August marks the celebration of the Memorial of St. Dominic, who founded what is now known as the Dominican Order in 1214. A firm advocate for rational argumentation in drawing people to the faith, St. Dominic dedicated his Order to scholarship, preaching, and spiritual education. Over the past 800 years, the Dominicans have gained thousands of members across the globe and served the faithful through their rigorous intellectual tradition and Gospel-driven ministry. Today, we invite you to read the stories of five Dominican saints who have been influential in the history of the Church, and discover where they are portrayed in the Basilica.
1. St. Dominic
Born to a noble family in Caleruega, Spain, in 1170, St. Dominic set himself apart from his peers with his zeal for understanding the Scriptures and empathetic heart even as a boy. He displayed ascetic tendencies at an early age when he sold off his books to collect funds for the poor.
Once he was ordained a priest, St. Dominic embarked on a diplomatic mission to southern France with the goal of evangelizing unreached rural populations and combating the errant views of the Albigensians, who believed in equal twin forces of good and evil in the world, and associated all material substance with evil. As a result, they denied many critical doctrines including the resurrection of the body and the incarnation of Christ. St. Dominic preached to the Albigensians for years with few converts, as a war raged on between them and the Castilian government. However, one night, Dominic stayed at the house of an Albigensian leader, discussing matters of theology until the Albigensian was persuaded to Dominic’s view.
This encounter was formative in shaping St. Dominic’s philosophy of missions, convincing him that rational argumentation – and not threats of violence or declarations of dogma – was the proper path to persuading dissenters. It was upon this conviction that he based the Order of Preachers (now known as the Dominican Order) in 1214, committed to the conversion of unbelievers and the re-conversion of non-practicing Catholics, focusing on scholarship, preaching, and spiritual education. At the time of St. Dominic’s passing at age 52 in 1221, the Dominican order had already expanded to sixty friaries across the continents, from Palestine to Scandinavia.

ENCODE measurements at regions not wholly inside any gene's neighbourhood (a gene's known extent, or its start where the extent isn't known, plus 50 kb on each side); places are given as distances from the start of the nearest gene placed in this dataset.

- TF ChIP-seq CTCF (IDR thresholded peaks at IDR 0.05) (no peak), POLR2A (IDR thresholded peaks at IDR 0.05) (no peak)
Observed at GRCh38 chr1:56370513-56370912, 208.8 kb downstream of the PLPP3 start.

2. St. Catherine of Siena
In 1347, Catherine was born to an Italian wool-dyer and cloth merchant. She grew up during a tumultuous era of fear, disease, and instability; while the Bubonic plague ailed the population without, corruption of the Church indicated a spiritual disease within. When Catherine was just 15, she became a lay Dominican. A withdrawn young lady, she decided against entering a convent. Her solitary lifestyle continued for three years, a period where she was inundated with mystical visions which were often disturbing. Sometimes inner voices whispered doubts in her mind, but when she laughed out loud one day, they vanished, and she saw Christ in their place.
She began to have these visions of Christ every day, and at age 20, she decided to forsake her life of hermitage and dedicated herself to serving others. Catherine became a champion for truth, writing her most popular books and sending letters to Church and government authorities during this time. Her work The Dialogue recounts her conversations with God, in an impactful, but at times, abstruse, text. Catherine was bold, unafraid to call out Church leaders for letting money influence appointments and making decisions from personal and political motivations.
Tragically, Catherine passed away when she was only 33. She is remembered for her boldness in confronting corruption, her defense of truth, and her unquenchable zeal for Christ.
3. St. Rose of Lima
Did you know that Rose of Lima was the first named saint in the Western hemisphere? Born as Isabel de flores to Spanish parents in 1586, she was extraordinarily beautiful even as an infant, earning her the name “Rose.” As she grew older, she only became more and more lovely, which was a great source of pride for her parents. After losing much of their fortune in mining speculation, her parents were eager to have their beautiful daughter snatched up by a rich suitor. But while countless young men sought Rose’s affections, she eschewed them for spiritual pursuits.